Here is the abstract from Rachel Forsythe’s final year research project, supervised by Professor James Law and Dr Carolyn Letts.
Exploring the Relationships Between Underpinning Theory and Intervention Choice for Children with Developmental Language Disorders: Interpreting Data from a Practitioner Questionnaire Carried Out in 39 Countries
Children with Developmental Language Disorder (DLD) have impairments in their understanding and use of language. Speech and Language Therapy interventions can be effective for DLD but there is limited research into practitioner-reported interventions, especially across countries. Therefore, it is important to investigate the current use of intervention approaches alongside rationales and scientific evidence across a diverse range of countries.
Practitioner-reported questionnaires were distributed online in 39 COST Action countries. The participants were 2408 practitioners. Analysis included thematic analysis, coding qualitative data and statistical exploration.
A wide range of intervention approaches and rationales were reported. Most responses included a client-centred factor. Participants were more likely to use the client’s level of functioning as a rationale if they reported a severe impairment. Participants with University level education were less likely to report basing intervention on client-centred factors. Overall there was limited use of scientific evidence. Specific interventions were used across countries. The key themes of intervention had varying levels of scientific evidence.
Certain client and practitioner characteristics could have an impact on the intervention approaches and rationales used across countries. Limited numbers of practitioners reporting use of scientific evidence suggest that there should be more initiatives to encourage scientific evidence-based practice.
Key words: Developmental Language Disorders, Language Intervention for Children, Qualitative Data analysis, Quantitative Data analysis
Here is the abstract from Emma Higgins’ final year research project, supervised by Dr Cristina McKean and Dr Carolyn Letts.
Listen, we have something to say: Developing methods for eliciting, analysing and understanding children’s stories about themselves
This study aimed to evaluate methods of eliciting and analysing typically developing children’s personal narratives to inform the development of a method for assessing the personal narratives of children with developmental language disorder (DLD). To do this, it evaluated, using ten-year-old children, the elicitation method for children’s personal narratives designed by the IALP Child Language Committee. It also evaluated two methods for analysing children’s personal narratives, a structural focused analysis method and a coherence focused analysis method, in relation to children with DLD. It found the elicitation method enabled children of a range of abilities to tell a range of personal narratives. It also found, with development of both approaches, a combination of the two analysis methods has potential to provide a reliable and sensitive analysis method providing useful information for the diagnosis of and intervention planning in DLD.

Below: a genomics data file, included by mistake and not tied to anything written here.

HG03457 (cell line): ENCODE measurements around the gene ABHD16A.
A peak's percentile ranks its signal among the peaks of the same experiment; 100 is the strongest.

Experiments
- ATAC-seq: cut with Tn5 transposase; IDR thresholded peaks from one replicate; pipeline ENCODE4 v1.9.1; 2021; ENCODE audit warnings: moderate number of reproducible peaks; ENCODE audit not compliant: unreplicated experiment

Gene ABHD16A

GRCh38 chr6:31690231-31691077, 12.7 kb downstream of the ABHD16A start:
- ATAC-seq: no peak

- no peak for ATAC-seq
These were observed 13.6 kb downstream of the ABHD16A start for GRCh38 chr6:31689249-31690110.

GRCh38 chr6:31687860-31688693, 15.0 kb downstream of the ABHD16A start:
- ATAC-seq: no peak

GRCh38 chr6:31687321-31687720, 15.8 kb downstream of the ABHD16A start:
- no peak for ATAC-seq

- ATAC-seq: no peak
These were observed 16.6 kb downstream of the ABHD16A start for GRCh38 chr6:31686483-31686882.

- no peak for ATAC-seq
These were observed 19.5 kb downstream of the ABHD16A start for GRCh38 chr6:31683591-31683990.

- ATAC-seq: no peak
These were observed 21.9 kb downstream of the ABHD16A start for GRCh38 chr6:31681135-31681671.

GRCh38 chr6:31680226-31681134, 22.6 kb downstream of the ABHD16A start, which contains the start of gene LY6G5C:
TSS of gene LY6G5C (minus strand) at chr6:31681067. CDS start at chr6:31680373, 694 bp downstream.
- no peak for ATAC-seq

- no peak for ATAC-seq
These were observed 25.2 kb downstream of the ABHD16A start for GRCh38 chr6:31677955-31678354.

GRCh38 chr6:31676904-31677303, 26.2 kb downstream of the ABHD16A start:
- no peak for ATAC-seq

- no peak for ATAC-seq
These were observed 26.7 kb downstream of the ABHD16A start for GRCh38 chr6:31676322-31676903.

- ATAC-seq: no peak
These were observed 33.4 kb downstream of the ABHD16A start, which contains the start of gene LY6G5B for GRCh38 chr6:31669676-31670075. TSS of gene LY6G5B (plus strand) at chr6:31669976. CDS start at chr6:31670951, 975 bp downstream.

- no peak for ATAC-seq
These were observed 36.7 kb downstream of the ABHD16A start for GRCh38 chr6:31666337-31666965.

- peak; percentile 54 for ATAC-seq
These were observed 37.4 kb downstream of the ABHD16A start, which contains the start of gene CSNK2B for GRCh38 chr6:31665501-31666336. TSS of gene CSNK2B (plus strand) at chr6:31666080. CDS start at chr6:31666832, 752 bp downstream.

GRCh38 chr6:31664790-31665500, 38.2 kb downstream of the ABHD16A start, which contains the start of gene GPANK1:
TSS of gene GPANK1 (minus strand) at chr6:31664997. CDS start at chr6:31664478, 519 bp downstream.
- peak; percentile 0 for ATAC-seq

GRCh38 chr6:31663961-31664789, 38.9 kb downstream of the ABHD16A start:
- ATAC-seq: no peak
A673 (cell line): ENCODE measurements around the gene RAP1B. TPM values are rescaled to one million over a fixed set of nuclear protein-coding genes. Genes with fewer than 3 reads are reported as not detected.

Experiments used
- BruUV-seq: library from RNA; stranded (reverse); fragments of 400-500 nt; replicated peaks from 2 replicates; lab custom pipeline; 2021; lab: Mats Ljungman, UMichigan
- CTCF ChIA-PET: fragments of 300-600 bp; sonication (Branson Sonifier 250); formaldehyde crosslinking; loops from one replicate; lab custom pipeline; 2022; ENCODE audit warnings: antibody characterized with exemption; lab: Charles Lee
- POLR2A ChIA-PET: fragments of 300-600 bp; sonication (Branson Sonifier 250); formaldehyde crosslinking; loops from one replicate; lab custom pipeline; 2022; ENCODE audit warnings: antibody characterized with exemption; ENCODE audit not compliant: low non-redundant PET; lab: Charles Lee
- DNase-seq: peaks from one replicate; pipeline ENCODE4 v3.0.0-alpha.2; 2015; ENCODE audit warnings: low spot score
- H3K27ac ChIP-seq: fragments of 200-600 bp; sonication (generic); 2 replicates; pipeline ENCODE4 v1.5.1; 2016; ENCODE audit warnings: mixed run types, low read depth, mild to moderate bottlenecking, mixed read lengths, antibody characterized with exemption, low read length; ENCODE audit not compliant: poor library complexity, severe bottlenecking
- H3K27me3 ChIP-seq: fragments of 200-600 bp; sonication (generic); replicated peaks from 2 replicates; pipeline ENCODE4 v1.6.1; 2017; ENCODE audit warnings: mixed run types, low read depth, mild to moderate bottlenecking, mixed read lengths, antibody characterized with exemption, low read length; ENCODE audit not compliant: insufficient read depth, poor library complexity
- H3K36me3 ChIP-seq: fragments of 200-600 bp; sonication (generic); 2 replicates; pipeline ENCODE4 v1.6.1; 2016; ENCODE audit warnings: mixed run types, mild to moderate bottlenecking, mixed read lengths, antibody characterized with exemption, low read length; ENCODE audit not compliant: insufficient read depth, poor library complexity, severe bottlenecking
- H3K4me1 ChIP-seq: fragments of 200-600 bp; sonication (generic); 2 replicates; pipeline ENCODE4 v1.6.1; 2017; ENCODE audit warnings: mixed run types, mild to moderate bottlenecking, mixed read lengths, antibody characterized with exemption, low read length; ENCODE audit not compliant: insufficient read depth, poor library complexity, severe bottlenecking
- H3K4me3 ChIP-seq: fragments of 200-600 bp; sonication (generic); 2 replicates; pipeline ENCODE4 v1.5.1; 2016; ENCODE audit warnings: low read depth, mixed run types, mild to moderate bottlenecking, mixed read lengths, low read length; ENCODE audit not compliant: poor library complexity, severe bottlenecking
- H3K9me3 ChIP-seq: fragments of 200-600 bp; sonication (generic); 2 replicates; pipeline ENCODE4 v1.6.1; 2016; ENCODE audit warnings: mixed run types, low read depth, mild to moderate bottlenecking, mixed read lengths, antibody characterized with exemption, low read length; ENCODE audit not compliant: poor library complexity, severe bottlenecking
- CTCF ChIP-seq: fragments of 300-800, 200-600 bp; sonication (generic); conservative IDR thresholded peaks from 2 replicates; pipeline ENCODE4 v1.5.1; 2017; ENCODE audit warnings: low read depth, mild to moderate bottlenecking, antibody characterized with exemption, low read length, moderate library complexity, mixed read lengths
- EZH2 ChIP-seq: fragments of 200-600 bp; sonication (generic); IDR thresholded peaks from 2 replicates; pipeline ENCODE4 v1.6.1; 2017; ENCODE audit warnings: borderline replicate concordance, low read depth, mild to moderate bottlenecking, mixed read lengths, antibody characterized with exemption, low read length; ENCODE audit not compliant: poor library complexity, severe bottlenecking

Key words: Developmental Language Disorders, Qualitative Data analysis, Quantitative Data analysis
Here is the abstract from Holly Bocock’s final year research project, supervised by Dr Nicole Lallini and Diane Goff (Newcastle upon Tyne Hospitals NHS Foundation Trust).
Long-term Functional Outcomes Following Transoral Robotic Surgery for Patients with Hypopharyngeal Cancer
This study aimed to evaluate the long-term functional swallow outcomes following transoral robotic surgery (TORS) for patients with hypopharyngeal cancer.
Outcome measures of physical swallow function, diet modifications and dysphagia-related quality of life were gathered by retrospectively analysing scores on the Water Swallow Test (WST), Performance Status Scale (PSS) for normalcy of diet and M.D. Anderson Dysphagia Inventory (MDADI) obtained prior to TORS, at three-months post-surgery and after a year.
Twelve patients (10 male), mean age 64.9years, were included. Participants most commonly had T2 staging (58.3%) with no nodal involvement (N0=50%). Survival to the time of study was 50%. WST revealed reduced swallow capacity and speed one-year post-TORS, but no statistically significant change. Four of six patients were able to eat a normal diet after one year, no statistical difference in PSS scores was found over time. Comparative analysis was not possible for MDADI scores due to limited data, however 50% fell within the ‘optimal’ category (>80 points), and 50% within the ‘adequate’ category (76-79).
For patients with hypopharyngeal cancer, TORS was shown to provide encouraging long-term functional outcomes, with no significant difference in physical swallow ability, adaptations to diet or self-perceived swallow function found from pre-TORS to one-year post-TORS.
Key Words: Quantitative Data analysis, Dysphagia, Head and neck cancer